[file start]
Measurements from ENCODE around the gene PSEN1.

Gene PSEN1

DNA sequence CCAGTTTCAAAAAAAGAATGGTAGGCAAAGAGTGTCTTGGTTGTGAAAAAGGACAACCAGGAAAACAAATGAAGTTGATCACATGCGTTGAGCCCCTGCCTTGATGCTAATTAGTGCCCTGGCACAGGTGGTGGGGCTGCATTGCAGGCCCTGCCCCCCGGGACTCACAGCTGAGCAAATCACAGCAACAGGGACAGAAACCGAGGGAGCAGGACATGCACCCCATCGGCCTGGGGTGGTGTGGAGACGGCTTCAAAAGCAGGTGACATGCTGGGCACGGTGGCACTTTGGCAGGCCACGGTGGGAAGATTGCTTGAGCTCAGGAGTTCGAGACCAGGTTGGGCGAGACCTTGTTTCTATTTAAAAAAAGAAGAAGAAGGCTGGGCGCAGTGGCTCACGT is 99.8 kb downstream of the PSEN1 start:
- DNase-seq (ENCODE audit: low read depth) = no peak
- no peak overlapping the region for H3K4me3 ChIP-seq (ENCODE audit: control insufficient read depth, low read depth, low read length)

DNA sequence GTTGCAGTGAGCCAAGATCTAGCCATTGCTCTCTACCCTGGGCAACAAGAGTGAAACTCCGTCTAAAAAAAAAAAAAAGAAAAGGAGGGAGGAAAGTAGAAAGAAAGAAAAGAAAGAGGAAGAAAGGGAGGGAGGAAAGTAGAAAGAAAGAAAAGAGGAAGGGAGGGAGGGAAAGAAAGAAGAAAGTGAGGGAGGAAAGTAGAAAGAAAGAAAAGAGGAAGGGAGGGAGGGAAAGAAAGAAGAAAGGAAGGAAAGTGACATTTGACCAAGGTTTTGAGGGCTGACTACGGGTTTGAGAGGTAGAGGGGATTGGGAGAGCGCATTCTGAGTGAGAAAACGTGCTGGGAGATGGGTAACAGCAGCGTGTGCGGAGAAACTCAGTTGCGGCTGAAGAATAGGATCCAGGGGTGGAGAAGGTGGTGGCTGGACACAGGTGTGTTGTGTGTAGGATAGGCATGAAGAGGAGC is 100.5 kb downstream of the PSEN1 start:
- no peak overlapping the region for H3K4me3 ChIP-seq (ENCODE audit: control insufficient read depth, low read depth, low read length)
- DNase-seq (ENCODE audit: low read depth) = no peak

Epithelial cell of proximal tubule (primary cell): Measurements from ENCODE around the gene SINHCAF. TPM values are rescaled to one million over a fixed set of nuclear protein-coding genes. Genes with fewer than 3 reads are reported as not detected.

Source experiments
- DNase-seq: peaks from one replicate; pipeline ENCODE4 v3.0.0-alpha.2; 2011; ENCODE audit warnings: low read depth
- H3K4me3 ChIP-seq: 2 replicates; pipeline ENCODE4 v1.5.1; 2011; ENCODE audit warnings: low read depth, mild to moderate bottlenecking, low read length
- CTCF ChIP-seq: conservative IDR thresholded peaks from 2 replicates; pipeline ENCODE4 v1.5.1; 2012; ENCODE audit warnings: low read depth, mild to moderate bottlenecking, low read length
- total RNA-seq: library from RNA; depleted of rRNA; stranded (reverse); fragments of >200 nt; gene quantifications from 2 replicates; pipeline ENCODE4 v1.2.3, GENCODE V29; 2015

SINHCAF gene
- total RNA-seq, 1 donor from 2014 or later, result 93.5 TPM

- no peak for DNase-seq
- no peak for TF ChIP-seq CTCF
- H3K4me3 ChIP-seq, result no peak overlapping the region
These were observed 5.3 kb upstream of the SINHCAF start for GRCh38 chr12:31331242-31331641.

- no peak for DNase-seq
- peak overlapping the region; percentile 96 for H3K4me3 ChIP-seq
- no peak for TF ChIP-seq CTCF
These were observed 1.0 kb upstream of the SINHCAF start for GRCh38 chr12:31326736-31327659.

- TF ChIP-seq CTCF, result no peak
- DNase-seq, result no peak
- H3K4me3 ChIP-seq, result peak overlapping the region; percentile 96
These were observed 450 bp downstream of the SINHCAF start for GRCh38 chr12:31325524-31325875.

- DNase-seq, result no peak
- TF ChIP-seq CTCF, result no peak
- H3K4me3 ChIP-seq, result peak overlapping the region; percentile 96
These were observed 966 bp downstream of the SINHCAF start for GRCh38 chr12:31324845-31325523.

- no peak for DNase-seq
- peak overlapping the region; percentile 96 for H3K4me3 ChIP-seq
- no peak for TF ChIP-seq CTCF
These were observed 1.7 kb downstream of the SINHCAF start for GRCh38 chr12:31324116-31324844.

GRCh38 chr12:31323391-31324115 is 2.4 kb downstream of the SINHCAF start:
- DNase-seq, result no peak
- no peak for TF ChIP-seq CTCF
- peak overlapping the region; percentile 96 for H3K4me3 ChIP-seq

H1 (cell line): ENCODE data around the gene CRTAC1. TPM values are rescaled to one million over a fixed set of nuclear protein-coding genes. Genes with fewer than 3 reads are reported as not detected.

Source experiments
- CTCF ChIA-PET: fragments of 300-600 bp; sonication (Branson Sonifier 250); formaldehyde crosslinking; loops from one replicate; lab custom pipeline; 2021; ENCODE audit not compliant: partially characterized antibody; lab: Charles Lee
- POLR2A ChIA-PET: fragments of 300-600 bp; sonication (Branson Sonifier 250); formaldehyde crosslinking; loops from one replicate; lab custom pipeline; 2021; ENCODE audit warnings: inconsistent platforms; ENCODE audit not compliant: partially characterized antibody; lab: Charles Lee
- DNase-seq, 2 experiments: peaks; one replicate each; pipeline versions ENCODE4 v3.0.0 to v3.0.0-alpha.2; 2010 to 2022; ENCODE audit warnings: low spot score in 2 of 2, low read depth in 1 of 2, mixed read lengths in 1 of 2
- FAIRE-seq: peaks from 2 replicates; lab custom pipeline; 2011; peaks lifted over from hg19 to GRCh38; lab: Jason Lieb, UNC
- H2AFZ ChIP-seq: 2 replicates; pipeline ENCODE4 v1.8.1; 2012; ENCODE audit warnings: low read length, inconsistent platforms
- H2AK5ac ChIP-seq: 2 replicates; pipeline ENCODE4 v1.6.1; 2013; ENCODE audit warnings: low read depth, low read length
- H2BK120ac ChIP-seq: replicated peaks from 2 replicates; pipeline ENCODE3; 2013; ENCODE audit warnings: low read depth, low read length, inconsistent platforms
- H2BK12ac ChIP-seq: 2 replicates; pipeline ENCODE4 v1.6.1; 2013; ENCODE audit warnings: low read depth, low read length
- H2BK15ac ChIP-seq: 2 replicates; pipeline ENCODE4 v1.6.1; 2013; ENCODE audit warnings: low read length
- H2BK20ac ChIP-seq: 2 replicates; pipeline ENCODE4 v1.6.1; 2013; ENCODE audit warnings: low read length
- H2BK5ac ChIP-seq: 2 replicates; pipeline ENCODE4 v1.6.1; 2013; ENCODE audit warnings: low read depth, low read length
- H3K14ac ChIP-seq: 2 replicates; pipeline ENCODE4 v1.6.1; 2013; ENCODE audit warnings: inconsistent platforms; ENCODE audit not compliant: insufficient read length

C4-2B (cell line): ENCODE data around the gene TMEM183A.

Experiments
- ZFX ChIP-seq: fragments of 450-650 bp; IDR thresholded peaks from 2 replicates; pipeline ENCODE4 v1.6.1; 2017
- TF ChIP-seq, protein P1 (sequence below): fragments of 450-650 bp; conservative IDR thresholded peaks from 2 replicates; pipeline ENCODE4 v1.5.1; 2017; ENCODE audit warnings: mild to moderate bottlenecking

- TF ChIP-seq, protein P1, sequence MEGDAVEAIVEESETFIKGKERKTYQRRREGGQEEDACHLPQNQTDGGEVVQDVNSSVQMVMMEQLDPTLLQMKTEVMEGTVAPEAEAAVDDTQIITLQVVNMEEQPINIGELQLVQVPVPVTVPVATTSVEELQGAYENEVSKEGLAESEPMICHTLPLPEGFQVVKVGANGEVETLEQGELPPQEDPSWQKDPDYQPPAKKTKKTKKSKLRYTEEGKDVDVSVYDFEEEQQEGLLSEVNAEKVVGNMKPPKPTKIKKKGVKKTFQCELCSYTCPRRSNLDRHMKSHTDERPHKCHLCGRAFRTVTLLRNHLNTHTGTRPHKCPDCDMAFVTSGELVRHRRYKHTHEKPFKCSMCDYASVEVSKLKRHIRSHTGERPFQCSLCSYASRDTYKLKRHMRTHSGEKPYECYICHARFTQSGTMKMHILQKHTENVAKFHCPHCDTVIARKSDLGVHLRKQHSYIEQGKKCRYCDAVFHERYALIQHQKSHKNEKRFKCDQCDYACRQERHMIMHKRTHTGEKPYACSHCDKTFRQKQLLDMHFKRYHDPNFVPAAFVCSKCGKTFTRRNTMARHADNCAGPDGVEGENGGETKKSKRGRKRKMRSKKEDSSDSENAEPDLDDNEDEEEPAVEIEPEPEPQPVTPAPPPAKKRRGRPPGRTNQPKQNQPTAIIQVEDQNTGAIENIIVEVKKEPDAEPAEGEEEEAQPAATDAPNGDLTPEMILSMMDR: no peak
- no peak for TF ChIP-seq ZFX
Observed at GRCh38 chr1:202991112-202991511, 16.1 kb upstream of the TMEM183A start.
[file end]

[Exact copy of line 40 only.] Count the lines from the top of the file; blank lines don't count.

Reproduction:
- peak overlapping the region; percentile 96 for H3K4me3 ChIP-seq